Welcome Oli! Please tell us about your journey to becoming a book cover designer.
I’ve always been into art – there are photos of me drawing whilst on the potty aged 3. Now, I generally use a desk. ? So, I knew from a young age that I wanted to create art. The trick was to actually make money doing it. This led me to art college and from there university where I studied graphic design and print making. After uni, I worked in London for 10 years or more at various agencies, growing from junior designer to art director and then running my own studio. I’ve also run a studio in the Swiss Alps where we created European ad campaigns for The North Face and did a lot of amazing hiking. I still run my design business, Komodo Creative and I expanded into book cover design when a friend showed me her book covers which were dull, poorly artworked and didn’t represent the genre well. I was pretty shocked that they were so amateur so I redesigned them for her.
Do you have a favorite project in particular? What about that experience made it unique?
I loved designing Celine Jeanjean’s ‘Viper and the Urchin’ series. There’s a lot about these covers which makes them a little different from the norm whilst still being on genre. I really enjoyed combining custom illustrated objects with structured design elements (brass ring and cogs etc), and I love the typography. It’s an original layout for a book cover but the composition and font work so well for steampunk. These elements combined to form a super strong series branding for these books which makes them stand out from the crowd and allows readers to easily identify the next book in the series they want to read. I also had fun with the back cover, which is an area I feel is often neglected or done as an afterthought, but I created a cool series numbering device – a little brass and glass bubble – which I also used on the title pages.
What does a typical day look like for you?
It varies as I’m a digital nomad, and I try to achieve a good work/life balance that allows me time to appreciate and be inspired by whichever cool location I’m in. Currently? I’m on a tiny island in Indonesia hiding out from Covid. Design in the morning, swim with sea turtles in the afternoon. Hmmmm perhaps there are mermaid covers in my future!
What do authors need to know to have the best outcome when working with a professional cover designer?
Something I always try to explain to my clients during the briefing consultation is what the job of the book cover is. Many authors want their cover to tell the story. That’s not the aim. Your cover needs to grab attention and inform the genre, which will lead to customers clicking on your cover in searches. Once you’ve grabbed your reader’s attention and you have that click, then you can hint at story because they’ll see your blurb.
What are you reading right now?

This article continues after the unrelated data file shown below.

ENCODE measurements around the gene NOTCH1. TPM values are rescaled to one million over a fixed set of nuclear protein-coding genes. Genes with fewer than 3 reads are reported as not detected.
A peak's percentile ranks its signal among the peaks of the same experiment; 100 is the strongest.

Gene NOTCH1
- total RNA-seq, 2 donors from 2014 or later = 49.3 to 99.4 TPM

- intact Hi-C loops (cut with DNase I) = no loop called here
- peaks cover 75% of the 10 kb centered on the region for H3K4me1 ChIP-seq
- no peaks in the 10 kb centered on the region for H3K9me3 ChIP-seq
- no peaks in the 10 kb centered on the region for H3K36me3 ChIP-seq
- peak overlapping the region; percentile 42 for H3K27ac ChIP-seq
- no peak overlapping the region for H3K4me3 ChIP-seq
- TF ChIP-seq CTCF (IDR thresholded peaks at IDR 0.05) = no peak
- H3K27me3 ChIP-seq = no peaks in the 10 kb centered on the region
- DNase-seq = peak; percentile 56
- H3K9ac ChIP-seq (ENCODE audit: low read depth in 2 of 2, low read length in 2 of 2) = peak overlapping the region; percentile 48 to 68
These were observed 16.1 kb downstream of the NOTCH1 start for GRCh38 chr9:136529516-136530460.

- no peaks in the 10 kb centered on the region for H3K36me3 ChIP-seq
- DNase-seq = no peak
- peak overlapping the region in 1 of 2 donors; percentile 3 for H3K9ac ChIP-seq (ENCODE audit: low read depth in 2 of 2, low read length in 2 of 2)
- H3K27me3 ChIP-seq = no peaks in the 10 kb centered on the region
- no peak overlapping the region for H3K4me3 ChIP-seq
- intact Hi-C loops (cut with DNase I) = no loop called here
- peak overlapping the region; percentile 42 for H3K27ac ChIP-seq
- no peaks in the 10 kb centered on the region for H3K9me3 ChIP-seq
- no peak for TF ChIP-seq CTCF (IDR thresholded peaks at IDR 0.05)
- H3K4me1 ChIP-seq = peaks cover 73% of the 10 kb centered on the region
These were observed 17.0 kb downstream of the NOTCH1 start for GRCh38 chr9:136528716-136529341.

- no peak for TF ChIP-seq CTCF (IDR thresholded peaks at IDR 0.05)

LL Raye’s ‘Saving Time’ series. It’s a cool time travelling sci-fi series about a guy who can go back in time to ‘fix’ history’s problems. Of course it doesn’t turn out as simple as that. I designed the covers for this series so it’s great to read the books and get an understanding of the story and potential inspiration for the next cover.
What are your top 5 favorite fonts? Is there a font you hate that everyone else seems to love?
There are sooooo many. I try not to have favourites as they all deserve my love and I like to keep variety. I don’t have font hate but it does make my eyes hurt when people don’t pay attention to kerning (space between letters), or if they just slap the font on top of the image without giving the title the care it needs to integrate with the design. Font rage? Is that a thing?
What do you do when you’re not designing? Any hobbies?
I’m a big nature fan! When I’m not designing I like to volunteer with wildlife conservation projects. I’ve been doing this since 2001 and worked with some wonderful animals. This little guy is a baby white handed gibbon. Sadly this species is becoming increasingly rare due to illegal pet trade and deforestation. I’ve spent several years working with a project in Thailand to re-introduce confiscated gibbons back into the rainforest.
What book cover trend do you hate?
I don’t hate anything, but I’d love to see more variety and originality in UF as a genre.
What do you enjoy most about being a book cover designer?
The playfulness of the creativity, and the fact that you can let your imagination run wild. From a lifestyle perspective it really suits me as I can control the workflow and work from anywhere on the planet.
Do you listen to music while designing? What are some of your favorite tracks to listen to?
Depends upon what I’m designing. For dark fantasy – Florence and the Machine, for gnarly thrillers perhaps the Foo Fighters or the Yeah Yeah Yeahs. For sci-fi maybe The Pixies… incidentally the cover design for the Pixies albums was beautiful and of great inspiration in my early years. Done by a fabulous guy named Vaughn Oliver, now sadly departed.